The Lady Vols’ season didn’t go as planned, and one of their players didn’t hold back after Tennessee’s first round exit in the NCAA Women’s Tournament.
Sophomore guard Evina Westbrook spoke to reporters after the Lady Vols’ 89-77 loss to UCLA in the first round of the tournament, and she was candid with her responses. When asked if there are steps that need to be taken this offseason to help improve the team, she said there were and got specific.
“Most definitely. I just think off the court stuff. Steps need to be taken with our staff,” Westbrook responded. “Just overall, it’s off the court with this team.”
When pressed about what the off the court issues are, Westbrook declined to explain, stating instead, “I don’t want to say.”
Westbrook joined the Lady Vols’ roster prior to the 2017-18 season, and she was considered one of the top recruits in the country. She was the consensus No. 1 guard in the 2017 class and was a top-five overall prospect. She won multiple Player of the Year awards as a senior in high school.
It’s safe to say that when Westbrook signed on with Tennessee, she saw her career going in a very different direction than it has so far.
The Lady Vols have gone 44-21 in her two years at UT, and they’ve failed to make it beyond the second round of the NCAA Tournament. And Westbrook’s head coach has drawn a lot of ire from Vol fans because of that.
Lady Vols head coach Holly Warlick has been the focal point of a lot of contention this season, as many fans believe it’s time for Tennessee to move on from the seven-year head coach. Warlick took over the Lady Vols program after legendary head coach Pat Summitt stepped down amidst her battle with early onset dementia and has been the head coach ever since.
At first, Warlick picked up right where Summitt left off. The Lady Vols got to the Elite Eight in Warlick’s first season, made it to the Sweet Sixteen the next, then the Elite Eight again the following year. Warlick was 86-20 as the head coach and had won either the SEC regular season or SEC Tournament title in all three of those seasons.
Then, things took a downward turn.
In Warlicks’ fourth season, the Lady Vols struggled uncharacteristically in SEC play and finished with an 8-8 conference record. That marked the first time since the 1984-85 season that the Lady Vols had finished with a .500 record in conference play. Luckily for Warlick and her team, they rallied in the NCAA Tournament and made it to the Elite Eight for the second-straight year.
Warlick’s team again floundered in SEC play over the next two seasons, going 10-6 in the conference in the 2016-17 season and 11-5 in the 2017-18 season. What was even more discouraging, however, was the Lady Vols’ results in the postseason. Tennessee was eliminated in the second round of the NCAA Tournament both years, marking just the second and third time in program history they failed to make it to at least the Sweet Sixteen.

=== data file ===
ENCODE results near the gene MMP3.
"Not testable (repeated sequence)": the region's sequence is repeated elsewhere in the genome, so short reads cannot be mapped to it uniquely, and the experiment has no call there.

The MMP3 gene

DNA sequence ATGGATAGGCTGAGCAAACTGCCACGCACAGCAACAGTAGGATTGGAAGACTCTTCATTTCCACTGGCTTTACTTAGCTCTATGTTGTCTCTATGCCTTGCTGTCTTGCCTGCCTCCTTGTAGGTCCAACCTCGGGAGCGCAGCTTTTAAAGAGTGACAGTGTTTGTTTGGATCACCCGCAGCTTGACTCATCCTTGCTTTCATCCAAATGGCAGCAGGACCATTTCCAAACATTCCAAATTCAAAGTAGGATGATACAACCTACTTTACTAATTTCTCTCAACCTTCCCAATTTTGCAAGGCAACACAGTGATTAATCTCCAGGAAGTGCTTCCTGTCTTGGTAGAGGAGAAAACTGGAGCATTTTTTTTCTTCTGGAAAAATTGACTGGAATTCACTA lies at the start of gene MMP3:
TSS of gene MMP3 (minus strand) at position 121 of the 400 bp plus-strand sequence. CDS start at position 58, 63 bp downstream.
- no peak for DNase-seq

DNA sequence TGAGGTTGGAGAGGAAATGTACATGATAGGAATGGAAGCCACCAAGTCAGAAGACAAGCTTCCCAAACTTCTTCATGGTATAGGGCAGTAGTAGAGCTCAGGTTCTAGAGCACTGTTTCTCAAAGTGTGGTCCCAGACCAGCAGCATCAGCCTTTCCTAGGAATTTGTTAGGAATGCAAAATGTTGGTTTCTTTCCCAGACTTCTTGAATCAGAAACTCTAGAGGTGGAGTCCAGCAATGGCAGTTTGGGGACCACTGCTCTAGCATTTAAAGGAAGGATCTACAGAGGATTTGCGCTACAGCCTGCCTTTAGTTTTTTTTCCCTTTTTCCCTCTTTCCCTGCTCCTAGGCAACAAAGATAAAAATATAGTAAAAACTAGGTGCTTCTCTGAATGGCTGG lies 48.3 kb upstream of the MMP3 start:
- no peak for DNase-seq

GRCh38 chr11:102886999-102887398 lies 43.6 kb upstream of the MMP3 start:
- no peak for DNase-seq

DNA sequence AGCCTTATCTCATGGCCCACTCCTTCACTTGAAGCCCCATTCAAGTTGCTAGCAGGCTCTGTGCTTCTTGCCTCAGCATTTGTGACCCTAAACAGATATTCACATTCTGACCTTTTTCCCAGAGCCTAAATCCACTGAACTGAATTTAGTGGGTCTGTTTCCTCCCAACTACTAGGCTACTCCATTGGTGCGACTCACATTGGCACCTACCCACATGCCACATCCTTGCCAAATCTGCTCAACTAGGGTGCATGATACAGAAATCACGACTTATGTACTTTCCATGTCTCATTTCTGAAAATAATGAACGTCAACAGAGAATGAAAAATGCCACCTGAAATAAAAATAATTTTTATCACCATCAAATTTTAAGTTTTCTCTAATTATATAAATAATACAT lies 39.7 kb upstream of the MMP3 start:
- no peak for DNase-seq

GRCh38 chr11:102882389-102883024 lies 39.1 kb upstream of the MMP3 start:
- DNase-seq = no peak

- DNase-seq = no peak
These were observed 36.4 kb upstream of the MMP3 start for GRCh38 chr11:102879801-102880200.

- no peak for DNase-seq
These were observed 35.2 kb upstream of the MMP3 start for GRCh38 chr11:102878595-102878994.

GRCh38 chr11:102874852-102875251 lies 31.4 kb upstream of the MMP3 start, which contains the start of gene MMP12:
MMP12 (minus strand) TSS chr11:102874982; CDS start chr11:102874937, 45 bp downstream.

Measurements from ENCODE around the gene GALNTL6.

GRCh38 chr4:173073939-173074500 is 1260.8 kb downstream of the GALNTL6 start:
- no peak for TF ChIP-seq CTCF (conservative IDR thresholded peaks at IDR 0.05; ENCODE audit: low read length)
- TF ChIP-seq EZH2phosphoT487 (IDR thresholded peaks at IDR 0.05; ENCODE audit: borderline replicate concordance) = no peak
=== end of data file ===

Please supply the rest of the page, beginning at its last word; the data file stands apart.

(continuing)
Not only that, but there were some concerns off the court as well.
Star guard Diamond DeShields announced prior to the 2017-18 season that should would be transferring off the Lady Vols’ roster. Not even an hour after DeShields made that announcement, Warlick sent out a tweet with a smiley face emoji.
Warlick would eventually delete her Twitter account not long after the incident.
The two had reportedly had issues behind the scenes, and that came to the forefront during the 2015-16 season when Diamond’s father, Delino DeShields, publicly bashed Warlick on Twitter.
This most recent season, however, saw the Lady Vols sink to historic lows.
While there weren’t any public off-court issues, the on-court results for this year’s Lady Vols team were enough to raise concerns across the entire fan base. Tennessee went 7-9 in SEC play this season, including a loss to a Vanderbilt squad that finished 2-14 in SEC play in the second-to-last game of the season. This season marked the first time in program history the Lady Vols finished with a record below .500 in conference play.
The Lady Vols won a game in the SEC Tournament and barely snuck into the NCAA Tournament. They earned a bid as an 11-seed, the worst seeding in program history. But they were bounced by six-seed UCLA in the first round, and UT finished 19-13 on the year. This year marked the first time since Pat Summitt’s second year as head coach back in 1975-76 that the Lady Vols failed to win 20 games in a season, and their 13 losses were the second-most in a single season in program history.
Plus, the Lady Vols’ exit in the first round of the NCAA Tournament was only the second time ever that UT failed to win at least one game in the tournament.
When Westbrook was asked whether or not she believed Warlick would return next season as her head coach, her answer was simple.
“I don’t know. I don’t know.”